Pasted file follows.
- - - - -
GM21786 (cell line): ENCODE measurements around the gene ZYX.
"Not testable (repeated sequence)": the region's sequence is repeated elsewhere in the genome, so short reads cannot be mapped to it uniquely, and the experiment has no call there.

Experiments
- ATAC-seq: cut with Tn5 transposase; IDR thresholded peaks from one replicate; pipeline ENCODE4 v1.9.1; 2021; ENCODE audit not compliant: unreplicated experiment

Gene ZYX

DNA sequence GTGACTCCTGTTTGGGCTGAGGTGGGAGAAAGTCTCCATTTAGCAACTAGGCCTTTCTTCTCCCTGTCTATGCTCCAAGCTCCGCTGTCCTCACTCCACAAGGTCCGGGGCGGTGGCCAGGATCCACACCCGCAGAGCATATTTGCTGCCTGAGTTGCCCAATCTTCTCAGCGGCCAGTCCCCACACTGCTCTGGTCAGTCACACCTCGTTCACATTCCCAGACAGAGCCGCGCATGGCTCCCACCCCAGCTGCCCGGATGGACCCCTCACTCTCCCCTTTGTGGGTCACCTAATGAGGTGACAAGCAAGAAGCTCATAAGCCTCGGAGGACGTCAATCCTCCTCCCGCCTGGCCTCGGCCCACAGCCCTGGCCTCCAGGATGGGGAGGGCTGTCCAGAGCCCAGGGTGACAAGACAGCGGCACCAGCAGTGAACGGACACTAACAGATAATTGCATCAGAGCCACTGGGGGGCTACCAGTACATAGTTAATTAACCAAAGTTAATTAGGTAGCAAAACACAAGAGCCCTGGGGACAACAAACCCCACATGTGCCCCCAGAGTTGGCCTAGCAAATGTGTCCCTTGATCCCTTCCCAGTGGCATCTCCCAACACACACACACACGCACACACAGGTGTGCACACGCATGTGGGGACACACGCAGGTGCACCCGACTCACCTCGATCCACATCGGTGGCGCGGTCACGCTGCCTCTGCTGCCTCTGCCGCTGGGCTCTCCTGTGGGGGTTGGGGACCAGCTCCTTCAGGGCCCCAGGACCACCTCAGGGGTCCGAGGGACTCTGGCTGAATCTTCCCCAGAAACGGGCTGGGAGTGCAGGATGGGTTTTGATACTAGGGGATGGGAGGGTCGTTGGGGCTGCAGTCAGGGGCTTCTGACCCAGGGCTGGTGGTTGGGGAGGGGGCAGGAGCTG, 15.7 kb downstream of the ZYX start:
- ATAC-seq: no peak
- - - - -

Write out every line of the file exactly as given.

GM21786 (cell line): ENCODE measurements around the gene ZYX.
"Not testable (repeated sequence)": the region's sequence is repeated elsewhere in the genome, so short reads cannot be mapped to it uniquely, and the experiment has no call there.

Experiments
- ATAC-seq: cut with Tn5 transposase; IDR thresholded peaks from one replicate; pipeline ENCODE4 v1.9.1; 2021; ENCODE audit not compliant: unreplicated experiment

Gene ZYX

DNA sequence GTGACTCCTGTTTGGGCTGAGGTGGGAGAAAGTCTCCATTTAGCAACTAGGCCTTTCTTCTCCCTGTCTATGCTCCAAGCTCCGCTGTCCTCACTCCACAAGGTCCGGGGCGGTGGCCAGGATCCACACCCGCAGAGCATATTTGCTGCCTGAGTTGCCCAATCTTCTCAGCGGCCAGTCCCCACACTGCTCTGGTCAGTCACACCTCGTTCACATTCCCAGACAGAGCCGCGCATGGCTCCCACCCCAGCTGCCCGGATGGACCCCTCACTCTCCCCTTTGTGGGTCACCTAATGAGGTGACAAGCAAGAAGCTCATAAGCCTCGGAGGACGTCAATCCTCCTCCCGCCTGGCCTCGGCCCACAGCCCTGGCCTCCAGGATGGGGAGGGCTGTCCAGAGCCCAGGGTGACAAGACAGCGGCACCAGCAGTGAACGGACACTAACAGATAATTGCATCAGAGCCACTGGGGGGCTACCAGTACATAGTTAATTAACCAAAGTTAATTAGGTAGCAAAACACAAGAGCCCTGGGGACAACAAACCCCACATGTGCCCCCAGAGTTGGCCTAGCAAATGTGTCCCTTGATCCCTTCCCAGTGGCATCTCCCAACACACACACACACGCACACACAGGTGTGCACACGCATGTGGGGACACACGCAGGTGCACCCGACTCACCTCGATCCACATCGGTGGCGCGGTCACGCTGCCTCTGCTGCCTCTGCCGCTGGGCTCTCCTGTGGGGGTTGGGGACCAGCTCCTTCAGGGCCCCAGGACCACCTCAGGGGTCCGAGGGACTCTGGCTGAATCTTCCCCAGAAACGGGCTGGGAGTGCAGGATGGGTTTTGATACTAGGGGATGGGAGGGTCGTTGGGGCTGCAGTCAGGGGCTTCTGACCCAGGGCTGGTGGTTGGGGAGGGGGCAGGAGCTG, 15.7 kb downstream of the ZYX start:
- ATAC-seq: no peak